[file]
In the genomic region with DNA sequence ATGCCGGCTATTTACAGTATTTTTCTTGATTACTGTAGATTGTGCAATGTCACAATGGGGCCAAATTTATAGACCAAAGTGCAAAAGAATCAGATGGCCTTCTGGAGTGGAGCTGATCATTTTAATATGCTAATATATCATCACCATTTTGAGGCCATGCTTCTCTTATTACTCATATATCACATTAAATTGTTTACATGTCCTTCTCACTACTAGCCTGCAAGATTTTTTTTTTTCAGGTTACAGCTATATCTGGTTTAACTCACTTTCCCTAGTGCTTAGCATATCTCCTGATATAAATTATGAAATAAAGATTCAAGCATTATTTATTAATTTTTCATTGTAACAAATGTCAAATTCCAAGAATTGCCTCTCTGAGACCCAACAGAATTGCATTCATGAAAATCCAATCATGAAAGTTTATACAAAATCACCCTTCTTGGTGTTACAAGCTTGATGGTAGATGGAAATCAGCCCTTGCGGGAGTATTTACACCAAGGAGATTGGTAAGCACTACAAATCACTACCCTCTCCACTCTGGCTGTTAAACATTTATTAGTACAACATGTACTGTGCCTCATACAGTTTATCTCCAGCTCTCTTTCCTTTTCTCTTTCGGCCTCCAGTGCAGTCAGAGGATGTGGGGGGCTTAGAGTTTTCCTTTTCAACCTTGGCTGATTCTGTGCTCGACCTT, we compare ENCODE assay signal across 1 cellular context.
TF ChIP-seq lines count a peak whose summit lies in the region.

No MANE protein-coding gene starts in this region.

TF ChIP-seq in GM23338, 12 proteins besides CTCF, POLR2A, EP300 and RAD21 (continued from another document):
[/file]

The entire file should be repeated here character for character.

In the genomic region with DNA sequence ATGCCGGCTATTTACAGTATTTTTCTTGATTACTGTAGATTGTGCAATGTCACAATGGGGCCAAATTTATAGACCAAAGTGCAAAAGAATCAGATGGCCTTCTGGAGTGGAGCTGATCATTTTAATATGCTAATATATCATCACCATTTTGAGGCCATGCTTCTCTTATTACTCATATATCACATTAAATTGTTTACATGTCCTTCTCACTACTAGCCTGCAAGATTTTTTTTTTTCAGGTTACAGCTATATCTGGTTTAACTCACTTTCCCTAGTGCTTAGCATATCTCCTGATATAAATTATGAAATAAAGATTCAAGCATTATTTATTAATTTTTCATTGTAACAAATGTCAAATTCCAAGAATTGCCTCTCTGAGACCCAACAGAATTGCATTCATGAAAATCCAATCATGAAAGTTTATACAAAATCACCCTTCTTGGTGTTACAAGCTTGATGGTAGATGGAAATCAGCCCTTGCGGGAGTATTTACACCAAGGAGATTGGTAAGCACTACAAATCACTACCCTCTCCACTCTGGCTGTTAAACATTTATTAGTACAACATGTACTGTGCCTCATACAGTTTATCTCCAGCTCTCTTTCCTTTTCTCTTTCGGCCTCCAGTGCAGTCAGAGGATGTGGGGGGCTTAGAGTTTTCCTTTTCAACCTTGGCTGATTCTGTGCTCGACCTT, we compare ENCODE assay signal across 1 cellular context.
TF ChIP-seq lines count a peak whose summit lies in the region.

No MANE protein-coding gene starts in this region.

TF ChIP-seq in GM23338, 12 proteins besides CTCF, POLR2A, EP300 and RAD21 (continued from another document):